“If it never rained, we’d have great water quality in Iowa.”
“If it never rained, we’d have great water quality in Iowa,” joked a volunteer at our May 15 water quality snapshot. 15 of us spent the morning testing Ioway Creek and its tributaries in Boone, Hamilton, and Story County and were marveling at the low nitrate levels and crystal clear water at the majority of our sites.
Well, we’ve had some much-needed rain in the week since, and water quality has gone from good to bad. I’ve written before about “weather whiplash” that explains some of the big swings in nitrate over the past decade and here’s an early hint of it. Here’s data from a nitrate sensor in Ioway Creek installed by IIHR-Hydroscience and Engineering. A five-fold increase in nitrate concentrations in just one week! The water has gone back down but the nitrate levels are still above the drinking water standard.
And here’s some water samples I collected on Friday May 21. No, that’s not my coffee thermos, that’s some of the world’s best top soil washing down the Skunk River!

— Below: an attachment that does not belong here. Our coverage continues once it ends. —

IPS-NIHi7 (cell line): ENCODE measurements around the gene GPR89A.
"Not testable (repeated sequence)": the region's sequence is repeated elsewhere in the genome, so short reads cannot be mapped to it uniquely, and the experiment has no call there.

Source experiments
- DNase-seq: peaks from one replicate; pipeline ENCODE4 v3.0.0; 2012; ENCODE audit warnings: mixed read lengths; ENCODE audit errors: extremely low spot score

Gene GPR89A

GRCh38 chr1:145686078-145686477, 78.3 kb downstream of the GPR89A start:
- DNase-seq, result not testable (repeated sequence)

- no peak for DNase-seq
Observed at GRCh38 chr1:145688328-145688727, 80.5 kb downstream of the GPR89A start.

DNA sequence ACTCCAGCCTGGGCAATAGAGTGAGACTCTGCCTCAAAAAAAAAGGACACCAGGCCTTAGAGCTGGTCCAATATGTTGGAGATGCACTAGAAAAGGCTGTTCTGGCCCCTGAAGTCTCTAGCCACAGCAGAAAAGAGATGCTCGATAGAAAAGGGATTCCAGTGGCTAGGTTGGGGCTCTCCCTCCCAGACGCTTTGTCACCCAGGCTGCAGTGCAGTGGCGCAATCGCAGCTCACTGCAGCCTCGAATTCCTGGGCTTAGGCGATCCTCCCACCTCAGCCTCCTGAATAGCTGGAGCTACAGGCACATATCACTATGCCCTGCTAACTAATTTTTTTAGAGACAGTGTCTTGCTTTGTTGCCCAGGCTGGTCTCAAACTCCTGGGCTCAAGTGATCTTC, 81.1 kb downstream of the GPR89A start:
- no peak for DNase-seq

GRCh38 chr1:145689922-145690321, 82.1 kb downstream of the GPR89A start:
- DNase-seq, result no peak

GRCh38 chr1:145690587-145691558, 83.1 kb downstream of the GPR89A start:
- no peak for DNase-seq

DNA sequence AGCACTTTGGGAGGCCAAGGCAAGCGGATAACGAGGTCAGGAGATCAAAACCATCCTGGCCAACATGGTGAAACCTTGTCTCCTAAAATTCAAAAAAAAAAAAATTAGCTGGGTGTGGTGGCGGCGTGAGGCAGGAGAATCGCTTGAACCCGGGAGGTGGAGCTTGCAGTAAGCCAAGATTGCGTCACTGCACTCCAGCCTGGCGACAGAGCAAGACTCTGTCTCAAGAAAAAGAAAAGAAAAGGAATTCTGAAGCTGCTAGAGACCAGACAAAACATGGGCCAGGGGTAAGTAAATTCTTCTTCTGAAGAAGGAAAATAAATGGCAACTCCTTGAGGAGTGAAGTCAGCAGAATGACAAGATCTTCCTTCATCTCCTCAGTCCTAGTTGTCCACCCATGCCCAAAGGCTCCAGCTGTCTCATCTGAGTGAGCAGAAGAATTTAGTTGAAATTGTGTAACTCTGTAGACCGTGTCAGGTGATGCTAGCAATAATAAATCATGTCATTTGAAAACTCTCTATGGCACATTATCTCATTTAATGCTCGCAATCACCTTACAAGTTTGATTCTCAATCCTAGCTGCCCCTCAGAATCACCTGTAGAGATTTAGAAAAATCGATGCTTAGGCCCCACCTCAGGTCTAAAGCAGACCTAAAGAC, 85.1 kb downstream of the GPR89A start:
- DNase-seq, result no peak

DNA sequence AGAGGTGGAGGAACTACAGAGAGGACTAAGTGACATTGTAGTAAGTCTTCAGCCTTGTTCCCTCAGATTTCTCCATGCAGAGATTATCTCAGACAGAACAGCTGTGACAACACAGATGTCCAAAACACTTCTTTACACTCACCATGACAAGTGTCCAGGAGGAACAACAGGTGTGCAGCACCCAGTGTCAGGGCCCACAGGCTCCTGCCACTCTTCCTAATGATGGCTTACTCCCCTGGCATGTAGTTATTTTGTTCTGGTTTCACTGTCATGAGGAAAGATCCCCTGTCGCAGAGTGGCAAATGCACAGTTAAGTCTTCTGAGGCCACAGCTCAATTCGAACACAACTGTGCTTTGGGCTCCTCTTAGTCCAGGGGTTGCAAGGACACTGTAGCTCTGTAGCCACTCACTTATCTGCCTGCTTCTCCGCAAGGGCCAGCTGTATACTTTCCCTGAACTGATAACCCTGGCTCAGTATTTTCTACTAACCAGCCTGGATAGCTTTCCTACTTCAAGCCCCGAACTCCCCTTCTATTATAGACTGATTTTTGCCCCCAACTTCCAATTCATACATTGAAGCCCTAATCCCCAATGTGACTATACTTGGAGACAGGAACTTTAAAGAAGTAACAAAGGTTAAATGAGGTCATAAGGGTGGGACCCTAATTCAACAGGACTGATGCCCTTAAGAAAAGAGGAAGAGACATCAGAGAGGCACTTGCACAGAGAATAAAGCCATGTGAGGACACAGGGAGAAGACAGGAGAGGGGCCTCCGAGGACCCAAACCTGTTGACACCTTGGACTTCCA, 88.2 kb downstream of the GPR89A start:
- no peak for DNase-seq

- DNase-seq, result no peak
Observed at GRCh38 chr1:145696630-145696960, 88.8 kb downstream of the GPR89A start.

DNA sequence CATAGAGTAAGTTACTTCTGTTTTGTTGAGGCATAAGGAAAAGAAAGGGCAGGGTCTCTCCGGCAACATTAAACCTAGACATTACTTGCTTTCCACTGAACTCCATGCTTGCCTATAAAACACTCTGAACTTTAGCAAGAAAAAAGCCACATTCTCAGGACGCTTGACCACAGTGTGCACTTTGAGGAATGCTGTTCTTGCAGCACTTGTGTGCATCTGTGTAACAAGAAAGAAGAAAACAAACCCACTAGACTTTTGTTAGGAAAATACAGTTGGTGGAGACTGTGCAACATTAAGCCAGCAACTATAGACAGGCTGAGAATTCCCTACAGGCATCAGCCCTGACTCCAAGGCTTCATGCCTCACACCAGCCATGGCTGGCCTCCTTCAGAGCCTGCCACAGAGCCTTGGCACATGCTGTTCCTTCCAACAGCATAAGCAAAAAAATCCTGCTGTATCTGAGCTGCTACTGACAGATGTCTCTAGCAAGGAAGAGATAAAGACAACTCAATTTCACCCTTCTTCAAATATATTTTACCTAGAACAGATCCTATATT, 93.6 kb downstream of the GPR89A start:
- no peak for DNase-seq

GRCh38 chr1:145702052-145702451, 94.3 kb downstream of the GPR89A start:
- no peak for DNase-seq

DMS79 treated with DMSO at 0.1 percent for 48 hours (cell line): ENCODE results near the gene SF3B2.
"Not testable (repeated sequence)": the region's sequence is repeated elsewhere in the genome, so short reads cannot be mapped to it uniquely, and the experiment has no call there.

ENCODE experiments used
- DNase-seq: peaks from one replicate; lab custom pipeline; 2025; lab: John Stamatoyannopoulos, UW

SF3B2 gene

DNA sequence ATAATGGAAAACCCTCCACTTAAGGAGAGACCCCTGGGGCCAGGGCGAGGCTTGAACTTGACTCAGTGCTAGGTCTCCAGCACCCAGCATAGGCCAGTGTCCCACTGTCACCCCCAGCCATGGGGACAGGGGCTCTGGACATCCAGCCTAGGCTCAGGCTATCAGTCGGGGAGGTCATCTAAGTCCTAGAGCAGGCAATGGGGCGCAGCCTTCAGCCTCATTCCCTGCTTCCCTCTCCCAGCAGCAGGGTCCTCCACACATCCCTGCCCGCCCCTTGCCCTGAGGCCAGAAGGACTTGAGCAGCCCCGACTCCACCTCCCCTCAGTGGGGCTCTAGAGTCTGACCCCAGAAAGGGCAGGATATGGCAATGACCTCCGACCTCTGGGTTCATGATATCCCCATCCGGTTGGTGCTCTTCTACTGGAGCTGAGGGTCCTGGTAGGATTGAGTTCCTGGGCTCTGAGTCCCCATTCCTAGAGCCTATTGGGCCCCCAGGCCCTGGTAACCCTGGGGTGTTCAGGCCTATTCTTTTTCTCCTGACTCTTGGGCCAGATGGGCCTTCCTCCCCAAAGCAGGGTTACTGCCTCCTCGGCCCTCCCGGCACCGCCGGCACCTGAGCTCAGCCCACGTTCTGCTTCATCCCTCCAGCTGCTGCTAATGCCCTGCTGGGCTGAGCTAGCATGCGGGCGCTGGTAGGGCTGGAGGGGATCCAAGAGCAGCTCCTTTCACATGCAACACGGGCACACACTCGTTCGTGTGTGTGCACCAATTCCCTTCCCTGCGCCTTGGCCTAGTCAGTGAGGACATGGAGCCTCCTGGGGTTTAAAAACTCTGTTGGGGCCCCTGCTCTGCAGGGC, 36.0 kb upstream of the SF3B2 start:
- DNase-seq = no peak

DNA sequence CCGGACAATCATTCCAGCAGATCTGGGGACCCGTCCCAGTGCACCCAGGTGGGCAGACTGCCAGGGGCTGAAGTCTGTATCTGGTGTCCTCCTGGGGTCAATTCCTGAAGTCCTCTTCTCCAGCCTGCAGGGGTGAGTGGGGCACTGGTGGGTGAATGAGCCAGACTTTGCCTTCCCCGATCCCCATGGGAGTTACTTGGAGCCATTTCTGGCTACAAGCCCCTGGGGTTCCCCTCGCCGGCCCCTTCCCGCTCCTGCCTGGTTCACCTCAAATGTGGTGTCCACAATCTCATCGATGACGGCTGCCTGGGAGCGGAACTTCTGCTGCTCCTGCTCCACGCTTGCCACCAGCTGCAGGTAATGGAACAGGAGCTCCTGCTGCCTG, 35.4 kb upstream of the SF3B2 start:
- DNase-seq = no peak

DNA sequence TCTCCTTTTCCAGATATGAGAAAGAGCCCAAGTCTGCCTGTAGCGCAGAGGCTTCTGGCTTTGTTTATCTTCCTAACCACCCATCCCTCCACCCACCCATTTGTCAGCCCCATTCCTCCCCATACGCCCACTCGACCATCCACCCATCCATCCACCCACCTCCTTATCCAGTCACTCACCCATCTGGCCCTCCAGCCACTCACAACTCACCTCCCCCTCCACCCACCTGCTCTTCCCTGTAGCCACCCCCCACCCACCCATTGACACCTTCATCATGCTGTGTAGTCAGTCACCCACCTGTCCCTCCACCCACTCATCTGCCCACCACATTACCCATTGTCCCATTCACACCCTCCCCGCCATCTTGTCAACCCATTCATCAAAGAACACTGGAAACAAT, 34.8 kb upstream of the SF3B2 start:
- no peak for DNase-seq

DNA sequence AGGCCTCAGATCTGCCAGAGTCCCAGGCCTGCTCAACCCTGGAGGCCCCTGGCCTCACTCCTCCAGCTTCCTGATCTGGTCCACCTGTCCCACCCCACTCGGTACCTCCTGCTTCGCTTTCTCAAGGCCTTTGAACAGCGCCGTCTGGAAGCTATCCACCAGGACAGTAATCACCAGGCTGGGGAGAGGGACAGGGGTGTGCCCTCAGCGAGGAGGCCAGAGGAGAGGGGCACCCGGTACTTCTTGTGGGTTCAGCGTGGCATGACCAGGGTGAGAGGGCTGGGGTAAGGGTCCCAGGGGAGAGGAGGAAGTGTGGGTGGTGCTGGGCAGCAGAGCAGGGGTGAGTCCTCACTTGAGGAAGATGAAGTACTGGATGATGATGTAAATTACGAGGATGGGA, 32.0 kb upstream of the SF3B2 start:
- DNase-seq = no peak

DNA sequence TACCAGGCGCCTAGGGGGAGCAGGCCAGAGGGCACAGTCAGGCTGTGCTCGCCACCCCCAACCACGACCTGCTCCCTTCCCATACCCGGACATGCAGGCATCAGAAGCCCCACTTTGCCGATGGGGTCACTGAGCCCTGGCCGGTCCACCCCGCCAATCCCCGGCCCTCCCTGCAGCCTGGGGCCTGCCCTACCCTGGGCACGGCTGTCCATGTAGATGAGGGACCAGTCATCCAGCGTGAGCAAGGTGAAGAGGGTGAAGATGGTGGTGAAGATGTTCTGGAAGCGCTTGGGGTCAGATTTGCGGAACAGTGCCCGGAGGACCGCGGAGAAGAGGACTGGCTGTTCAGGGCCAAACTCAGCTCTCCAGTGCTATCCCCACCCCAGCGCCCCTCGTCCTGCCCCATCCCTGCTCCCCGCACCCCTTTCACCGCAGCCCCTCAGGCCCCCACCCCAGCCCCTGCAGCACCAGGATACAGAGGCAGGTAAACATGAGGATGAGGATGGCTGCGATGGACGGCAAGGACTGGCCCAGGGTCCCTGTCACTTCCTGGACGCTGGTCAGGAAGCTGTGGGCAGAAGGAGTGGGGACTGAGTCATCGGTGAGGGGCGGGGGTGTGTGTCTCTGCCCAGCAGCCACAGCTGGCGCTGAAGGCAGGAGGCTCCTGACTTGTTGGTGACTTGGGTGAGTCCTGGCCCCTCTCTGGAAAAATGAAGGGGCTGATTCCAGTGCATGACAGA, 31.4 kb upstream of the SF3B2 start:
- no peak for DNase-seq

That’s not to blame the weather. It does rain in Iowa and if your farming practices let a plume of topsoil, manure, or fertilizer wash off the field every time that happens, you’re doing it wrong! Some farmers are doing it right (I saw some cover crops this spring near Nevada and lots driving on I-80) but not enough, especially in the Ioway and South Skunk River watersheds.
Water quality monitoring has been top of mind for Prairie Rivers of Iowa lately and I see an challenge and an opportunity. It’s a challenge to interpret data and track our progress when one good rain can cause water quality to go from clear to coffee-colored overnight! There’s an opportunity to be more strategic about how and where we test, so we notice and communicate more eye-opening moments like this one, and hopefully persuade a few more people to protect soil and water.
Update: June has been abnormally dry and Hamilton, Boone and Story County are experience severe drought. Droughts stress is impacting crops and smaller streams are drying up.
Learning the name of a person is a first step to building a relationship with them. It’s the same way with natural features. Learning to distinguish and name Iowa’s species of trees and wildflowers helped me me deepen my awareness of the landscape and seasons. That’s the thinking behind the road signs we helped Story County install, marking the creek crossings and watershed boundaries. Once you know the name of a creek and where it flows, you pay a bit more attention to it. If you begin to see the creek as something more than a garbage dump or drainage system, maybe you’ll take some steps at your home, farm, or business to make the water cleaner.